Celebrity chef Marcus Samuelsson’s debut D.C. restaurant at MGM National Harbor has failed, and the casino giant will fill the atrium-level hole with a new spot called Conservatory Cafe.
Samuelsson, who operates several Harlem eateries, was one of three celebrity chefs to open restaurants inside MGM National Harbor last December. The other two, Voltaggio Brothers Steak House from Top Chef alumni and sibling chefs Bryan and Michael Voltaggio, and burgeoning chain Fish from restaurateur José Andrés, appear to be unaffected by the planned hospitality swap.
NYC-based Marcus Samuelsson Group provided the following statement from the chef regarding the closure:
"We respect the changes in creative direction and strategy they wish to make at MGM National Harbor and mutually decided it made sense to go our separate ways. It has been a pleasure to be a part of the MGM National Harbor team. We want to thank all of our guests and employees who have supported us at Marcus National Harbor," Samuelsson said in the prepared statement.
They expect existing Marcus employees to stay on board when the space converts, adds the MSG team.
The Ethiopian-born and Swedish-raised restaurateur pushed comfort foods at Marcus, serving dishes such as fried chicken, mac and cheese, and local Maryland seafood amidst a laid-back setting designed by New York-based Parts and Labor Design. But Marcus failed to impress critics like Washington Post restaurant critic Tom Sietsema, who panned the spot in a September review.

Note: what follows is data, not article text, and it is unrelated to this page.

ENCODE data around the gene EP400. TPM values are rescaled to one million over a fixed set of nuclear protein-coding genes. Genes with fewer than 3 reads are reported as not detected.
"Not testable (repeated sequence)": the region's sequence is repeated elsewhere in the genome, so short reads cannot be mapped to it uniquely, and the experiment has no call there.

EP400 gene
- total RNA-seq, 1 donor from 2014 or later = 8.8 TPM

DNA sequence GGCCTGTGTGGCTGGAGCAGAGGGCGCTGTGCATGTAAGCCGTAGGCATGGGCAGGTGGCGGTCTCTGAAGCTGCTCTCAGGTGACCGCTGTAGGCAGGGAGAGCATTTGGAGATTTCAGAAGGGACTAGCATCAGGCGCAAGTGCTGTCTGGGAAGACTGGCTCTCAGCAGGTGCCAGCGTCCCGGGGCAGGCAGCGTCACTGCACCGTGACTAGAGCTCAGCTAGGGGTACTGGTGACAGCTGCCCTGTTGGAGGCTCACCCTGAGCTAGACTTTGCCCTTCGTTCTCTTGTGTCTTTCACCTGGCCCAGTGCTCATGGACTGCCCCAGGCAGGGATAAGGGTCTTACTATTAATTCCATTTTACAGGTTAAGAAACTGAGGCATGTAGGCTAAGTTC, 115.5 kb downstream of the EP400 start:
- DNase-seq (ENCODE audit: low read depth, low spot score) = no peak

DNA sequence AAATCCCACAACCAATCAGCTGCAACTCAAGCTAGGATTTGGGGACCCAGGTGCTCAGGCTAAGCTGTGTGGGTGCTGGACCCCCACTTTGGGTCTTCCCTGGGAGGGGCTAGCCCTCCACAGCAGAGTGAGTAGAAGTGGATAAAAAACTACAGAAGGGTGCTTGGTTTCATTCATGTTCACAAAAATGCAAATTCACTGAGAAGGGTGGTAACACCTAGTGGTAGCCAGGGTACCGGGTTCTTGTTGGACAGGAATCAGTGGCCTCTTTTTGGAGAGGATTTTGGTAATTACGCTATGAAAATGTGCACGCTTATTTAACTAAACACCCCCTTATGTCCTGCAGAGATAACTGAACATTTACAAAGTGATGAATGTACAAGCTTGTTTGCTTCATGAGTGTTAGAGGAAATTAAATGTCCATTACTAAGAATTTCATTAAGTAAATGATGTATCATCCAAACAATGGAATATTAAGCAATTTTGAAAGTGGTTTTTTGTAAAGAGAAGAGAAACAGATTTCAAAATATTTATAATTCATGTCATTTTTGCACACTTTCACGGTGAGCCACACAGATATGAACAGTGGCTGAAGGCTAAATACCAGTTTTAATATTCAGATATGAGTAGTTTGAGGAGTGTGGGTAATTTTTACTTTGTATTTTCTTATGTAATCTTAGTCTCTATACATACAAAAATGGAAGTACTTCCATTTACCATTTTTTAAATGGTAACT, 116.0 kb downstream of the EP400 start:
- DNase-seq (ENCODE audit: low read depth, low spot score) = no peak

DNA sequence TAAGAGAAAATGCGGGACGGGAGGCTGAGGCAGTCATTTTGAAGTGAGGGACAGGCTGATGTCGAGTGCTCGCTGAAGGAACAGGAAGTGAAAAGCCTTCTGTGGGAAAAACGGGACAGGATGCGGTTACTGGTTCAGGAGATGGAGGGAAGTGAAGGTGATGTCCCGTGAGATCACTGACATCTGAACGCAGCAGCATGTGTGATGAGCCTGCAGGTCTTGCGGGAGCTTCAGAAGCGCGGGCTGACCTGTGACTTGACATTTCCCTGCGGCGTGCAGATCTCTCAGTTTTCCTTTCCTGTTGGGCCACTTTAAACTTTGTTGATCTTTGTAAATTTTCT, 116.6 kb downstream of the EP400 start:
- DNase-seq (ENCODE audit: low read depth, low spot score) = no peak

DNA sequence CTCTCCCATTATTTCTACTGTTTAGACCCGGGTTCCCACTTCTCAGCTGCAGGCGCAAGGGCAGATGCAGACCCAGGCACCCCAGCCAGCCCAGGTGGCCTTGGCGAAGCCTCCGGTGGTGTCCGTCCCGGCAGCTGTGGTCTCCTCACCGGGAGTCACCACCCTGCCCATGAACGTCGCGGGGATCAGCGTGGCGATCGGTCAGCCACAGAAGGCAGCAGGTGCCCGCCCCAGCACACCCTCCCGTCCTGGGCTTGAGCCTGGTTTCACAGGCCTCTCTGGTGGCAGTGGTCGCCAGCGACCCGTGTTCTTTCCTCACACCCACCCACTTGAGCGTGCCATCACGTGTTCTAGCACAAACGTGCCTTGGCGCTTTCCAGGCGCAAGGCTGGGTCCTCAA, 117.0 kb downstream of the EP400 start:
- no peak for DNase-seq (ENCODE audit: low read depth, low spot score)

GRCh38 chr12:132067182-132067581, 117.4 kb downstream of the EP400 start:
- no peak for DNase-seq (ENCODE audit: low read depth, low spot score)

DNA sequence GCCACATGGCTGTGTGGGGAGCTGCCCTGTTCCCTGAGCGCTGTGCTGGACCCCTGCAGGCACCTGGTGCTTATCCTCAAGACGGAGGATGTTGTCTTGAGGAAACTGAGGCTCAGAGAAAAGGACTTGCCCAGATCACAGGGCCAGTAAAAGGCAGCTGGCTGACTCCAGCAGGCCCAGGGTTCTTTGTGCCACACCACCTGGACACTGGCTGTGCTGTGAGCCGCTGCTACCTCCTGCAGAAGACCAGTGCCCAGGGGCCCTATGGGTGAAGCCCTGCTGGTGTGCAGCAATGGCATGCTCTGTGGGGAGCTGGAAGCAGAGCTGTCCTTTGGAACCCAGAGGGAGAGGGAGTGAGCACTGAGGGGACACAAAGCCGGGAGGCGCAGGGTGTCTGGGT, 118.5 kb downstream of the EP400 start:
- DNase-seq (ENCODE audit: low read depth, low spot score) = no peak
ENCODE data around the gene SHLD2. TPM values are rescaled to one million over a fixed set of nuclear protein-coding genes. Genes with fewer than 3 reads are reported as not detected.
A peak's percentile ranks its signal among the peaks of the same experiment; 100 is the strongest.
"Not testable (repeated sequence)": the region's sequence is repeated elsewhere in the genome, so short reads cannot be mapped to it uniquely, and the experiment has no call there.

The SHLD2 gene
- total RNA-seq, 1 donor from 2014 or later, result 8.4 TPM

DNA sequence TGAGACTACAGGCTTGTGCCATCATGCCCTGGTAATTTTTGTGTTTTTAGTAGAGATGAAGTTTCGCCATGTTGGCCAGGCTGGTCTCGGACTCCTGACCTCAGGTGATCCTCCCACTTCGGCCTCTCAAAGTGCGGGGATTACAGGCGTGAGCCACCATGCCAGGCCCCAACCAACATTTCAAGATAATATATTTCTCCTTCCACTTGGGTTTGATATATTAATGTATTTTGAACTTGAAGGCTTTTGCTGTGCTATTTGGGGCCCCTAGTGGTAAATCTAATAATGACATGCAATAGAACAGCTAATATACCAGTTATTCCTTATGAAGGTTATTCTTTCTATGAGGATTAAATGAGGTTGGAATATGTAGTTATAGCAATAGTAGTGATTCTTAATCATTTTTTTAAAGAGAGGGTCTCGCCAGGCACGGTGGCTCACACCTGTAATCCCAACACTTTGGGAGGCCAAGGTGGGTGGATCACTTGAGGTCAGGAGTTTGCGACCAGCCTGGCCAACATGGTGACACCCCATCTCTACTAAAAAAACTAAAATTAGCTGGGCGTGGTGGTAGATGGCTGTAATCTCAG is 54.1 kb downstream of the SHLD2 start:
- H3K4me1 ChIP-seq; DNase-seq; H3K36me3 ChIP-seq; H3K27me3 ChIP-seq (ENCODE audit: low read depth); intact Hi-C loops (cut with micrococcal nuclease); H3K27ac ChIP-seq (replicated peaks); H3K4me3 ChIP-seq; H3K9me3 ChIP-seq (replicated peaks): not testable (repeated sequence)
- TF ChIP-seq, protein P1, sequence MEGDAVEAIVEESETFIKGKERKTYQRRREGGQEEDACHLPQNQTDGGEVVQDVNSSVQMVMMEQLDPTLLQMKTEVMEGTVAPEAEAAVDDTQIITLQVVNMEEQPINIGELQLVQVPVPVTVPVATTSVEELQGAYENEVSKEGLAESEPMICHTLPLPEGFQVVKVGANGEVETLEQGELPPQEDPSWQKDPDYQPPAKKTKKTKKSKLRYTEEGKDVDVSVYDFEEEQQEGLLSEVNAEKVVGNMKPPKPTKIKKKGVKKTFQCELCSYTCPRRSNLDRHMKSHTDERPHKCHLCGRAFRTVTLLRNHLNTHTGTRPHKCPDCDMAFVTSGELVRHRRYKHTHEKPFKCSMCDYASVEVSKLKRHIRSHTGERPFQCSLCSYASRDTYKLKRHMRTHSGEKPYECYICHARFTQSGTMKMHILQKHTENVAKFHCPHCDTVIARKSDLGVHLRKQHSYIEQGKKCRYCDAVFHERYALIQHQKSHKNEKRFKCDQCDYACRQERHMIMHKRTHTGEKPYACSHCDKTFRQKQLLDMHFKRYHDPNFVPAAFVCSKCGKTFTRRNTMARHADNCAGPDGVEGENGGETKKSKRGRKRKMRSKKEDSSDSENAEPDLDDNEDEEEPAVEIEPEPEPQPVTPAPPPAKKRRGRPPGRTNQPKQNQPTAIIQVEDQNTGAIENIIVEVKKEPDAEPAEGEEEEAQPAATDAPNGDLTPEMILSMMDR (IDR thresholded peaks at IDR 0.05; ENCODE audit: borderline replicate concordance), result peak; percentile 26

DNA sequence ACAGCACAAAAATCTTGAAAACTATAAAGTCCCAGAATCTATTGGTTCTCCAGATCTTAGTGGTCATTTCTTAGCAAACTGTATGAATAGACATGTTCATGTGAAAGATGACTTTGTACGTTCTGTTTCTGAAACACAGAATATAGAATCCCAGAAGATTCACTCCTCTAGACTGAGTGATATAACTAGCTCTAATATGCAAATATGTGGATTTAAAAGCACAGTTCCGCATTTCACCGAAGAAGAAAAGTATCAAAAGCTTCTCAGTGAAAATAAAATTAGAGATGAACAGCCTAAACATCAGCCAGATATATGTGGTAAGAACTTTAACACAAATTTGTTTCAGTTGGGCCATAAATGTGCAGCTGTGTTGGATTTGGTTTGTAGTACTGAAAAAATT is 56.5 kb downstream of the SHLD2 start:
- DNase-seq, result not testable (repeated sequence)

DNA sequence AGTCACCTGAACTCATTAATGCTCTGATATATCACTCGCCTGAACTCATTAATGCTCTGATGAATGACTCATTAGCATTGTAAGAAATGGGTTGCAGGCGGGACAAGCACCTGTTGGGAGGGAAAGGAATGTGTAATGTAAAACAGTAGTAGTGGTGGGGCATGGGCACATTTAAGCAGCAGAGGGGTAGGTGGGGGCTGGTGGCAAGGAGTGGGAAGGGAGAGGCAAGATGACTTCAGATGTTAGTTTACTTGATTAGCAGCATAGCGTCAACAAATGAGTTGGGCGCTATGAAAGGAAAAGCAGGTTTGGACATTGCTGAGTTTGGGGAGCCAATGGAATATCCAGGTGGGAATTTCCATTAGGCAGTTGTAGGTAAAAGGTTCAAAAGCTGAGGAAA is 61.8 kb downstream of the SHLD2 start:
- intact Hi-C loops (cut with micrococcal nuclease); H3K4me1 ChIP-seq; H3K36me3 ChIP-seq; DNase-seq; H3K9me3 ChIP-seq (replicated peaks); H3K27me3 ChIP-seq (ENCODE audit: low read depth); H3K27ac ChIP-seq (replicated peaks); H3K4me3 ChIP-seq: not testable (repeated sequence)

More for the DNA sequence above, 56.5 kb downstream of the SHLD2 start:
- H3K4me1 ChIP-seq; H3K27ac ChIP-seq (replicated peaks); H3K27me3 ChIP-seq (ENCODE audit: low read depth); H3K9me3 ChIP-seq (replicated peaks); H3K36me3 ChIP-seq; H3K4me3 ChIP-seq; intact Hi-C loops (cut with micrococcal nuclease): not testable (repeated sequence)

The family-friendly spot featured some sex appeal in the back, via a speakeasy called Sammy’s, which also closed.
It sits at the base of MGM’s soaring central glass-enclosed atrium, across from Asian-fusion spot Ginger. Conservatory Cafe, projected to tentatively open on Saturday, January 6, boasts a front-row seat of the elaborate setup it’s named after (currently occupied by glittery holiday decor). The menu will include “classic breakfast options to upscale café and lounge selections,” according to a statement from MGM spokesman Malik Husser.
Marcus oversaw in-room dining at the resort, with 24-hour food service flowing out of his kitchen into some of the 308 rooms every night. Now lazy guests can call up for offerings from the new cafe and fare from its multi-vendor National Market.
UPDATE: MGM provided its own statement regarding Tuesday’s news:
“After lengthy discussions with Chef Marcus Samuelsson, we mutually agreed last Fall that Marcus National Harbor would close January 2. We are grateful for the role Chef Samuelsson played in establishing MGM National Harbor as a must-experience dining destination and a significant player on the competitive DC restaurant scene. We wish him success in his future endeavors.”